MyFarm Does the Work for You
Image source: MyFarm
NPR reported this morning that a new group in San Francisco aims to take the work out of growing your own food in your own backyard with MyFarm. San Francisco is not known for having huge backyards, or much sun depending on what side of the city you're on. So how is Trevor Paque, owner of MyFarm, able to keep the greens growing? Well, he and his crew will come and install a garden in your backyard at cost. Then four times a month the crew harvests a box of vegetables and homeowners pay between $25 and $35 a week for the service (probably what some people pay at the farmers market each week). The crews also now operate in Oakland and Berkeley.
More MyFarm pics after the jump.
Crew members get around on bike or public transportation and move the food from your backyard to your backdoor. Ensuring that the food you eat is fresh, organic and has probably the smallest carbon footprint possible. For folks who are too busy to garden, or who quite frankly don't know what they are doing, MyFarm takes care of everything. Gardens can be as small as 8'X8' or as large as your entire yard, and if you're neighbors get in on the act you can share your harvest all around. Just keep your pets and neighbors out of your garden, and you're golden. Now all you have to figure out is how to cook all of these new veggies.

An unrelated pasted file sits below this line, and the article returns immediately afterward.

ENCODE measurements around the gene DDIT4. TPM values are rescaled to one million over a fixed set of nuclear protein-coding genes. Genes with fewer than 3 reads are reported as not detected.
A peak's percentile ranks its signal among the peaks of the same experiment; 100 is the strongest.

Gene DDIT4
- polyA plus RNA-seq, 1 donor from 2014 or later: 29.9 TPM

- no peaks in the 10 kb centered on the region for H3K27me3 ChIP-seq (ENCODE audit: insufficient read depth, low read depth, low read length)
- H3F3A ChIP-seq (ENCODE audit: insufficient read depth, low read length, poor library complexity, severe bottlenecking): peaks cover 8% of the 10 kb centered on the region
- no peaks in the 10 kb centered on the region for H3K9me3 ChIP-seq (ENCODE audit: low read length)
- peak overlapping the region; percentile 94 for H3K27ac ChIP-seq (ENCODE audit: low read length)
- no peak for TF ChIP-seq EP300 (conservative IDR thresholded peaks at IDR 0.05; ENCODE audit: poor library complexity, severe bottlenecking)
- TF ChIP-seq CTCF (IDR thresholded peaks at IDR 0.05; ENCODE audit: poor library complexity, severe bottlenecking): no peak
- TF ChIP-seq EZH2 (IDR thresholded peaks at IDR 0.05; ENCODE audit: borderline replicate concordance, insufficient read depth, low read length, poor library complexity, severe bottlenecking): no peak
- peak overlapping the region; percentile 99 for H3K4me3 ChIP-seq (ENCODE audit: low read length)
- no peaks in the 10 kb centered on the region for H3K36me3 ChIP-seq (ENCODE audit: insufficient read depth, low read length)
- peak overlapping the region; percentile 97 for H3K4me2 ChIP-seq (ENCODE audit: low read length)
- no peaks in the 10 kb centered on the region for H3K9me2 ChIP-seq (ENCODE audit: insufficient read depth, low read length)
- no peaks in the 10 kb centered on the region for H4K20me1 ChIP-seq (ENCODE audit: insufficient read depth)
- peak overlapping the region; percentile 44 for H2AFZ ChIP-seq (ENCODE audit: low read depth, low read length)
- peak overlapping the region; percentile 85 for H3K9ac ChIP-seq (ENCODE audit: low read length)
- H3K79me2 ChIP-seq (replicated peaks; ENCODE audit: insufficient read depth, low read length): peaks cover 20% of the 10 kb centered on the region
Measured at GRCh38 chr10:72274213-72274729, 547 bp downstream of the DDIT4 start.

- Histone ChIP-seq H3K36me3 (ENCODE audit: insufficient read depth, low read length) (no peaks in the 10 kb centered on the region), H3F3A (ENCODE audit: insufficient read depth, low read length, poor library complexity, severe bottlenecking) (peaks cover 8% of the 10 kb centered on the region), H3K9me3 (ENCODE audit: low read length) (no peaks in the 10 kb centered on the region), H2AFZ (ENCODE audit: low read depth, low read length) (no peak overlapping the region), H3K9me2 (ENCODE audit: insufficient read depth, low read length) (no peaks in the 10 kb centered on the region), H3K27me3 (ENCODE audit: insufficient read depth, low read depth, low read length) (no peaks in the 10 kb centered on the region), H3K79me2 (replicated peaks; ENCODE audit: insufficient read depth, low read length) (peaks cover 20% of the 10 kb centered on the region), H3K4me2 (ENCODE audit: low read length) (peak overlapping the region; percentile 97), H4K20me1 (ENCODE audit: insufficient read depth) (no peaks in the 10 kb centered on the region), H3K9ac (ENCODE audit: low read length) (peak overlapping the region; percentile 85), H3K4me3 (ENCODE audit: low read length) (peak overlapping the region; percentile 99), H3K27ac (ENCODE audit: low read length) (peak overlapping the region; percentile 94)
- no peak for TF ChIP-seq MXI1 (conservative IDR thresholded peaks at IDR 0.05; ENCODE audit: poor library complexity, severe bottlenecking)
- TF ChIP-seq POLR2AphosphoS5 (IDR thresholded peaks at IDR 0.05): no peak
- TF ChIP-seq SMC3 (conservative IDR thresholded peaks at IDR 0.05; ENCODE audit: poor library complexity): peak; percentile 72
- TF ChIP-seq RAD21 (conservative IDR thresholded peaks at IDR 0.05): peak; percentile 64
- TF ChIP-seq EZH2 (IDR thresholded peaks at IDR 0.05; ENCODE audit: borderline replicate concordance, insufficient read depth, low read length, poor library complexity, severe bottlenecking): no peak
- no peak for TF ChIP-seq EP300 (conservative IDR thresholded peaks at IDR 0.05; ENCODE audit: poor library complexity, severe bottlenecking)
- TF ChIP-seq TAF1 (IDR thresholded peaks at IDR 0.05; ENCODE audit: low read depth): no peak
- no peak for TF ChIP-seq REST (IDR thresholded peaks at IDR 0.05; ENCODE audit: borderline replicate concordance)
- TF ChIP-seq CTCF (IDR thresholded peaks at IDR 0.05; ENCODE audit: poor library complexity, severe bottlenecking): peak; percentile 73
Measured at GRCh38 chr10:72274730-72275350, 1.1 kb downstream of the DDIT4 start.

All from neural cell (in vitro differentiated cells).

If you're wondering how well something like this might work, well let the numbers do the talking. Pacque put up a notice on Craigslist initially and got 200 responses in 20 minutes. Then just putting up a few flyers in neighbors was the only marketing that he has done. In fact, he's been too busy to do any more marketing. In the last 5 months, he has made over $90,000.
Apartment-dwellers cheer up, MyFarm also offers CSA-style boxes made from produce picked in your neighborhood for just $25-$35 a box, depending on your household size.:MyFarmMore on Locally Grown FoodEating Local Food: The Movement, Locavores and MoreLocal Food Rebuilds Small Town and (Inner-City) America10 Reasons to Eat Local FoodEarthTalk: Why Eat Locally?More on Green GardeningHow to Green Your GardeningHydroponics Online: DIY hydro-gardenVictory Gardens come to San Francisco Again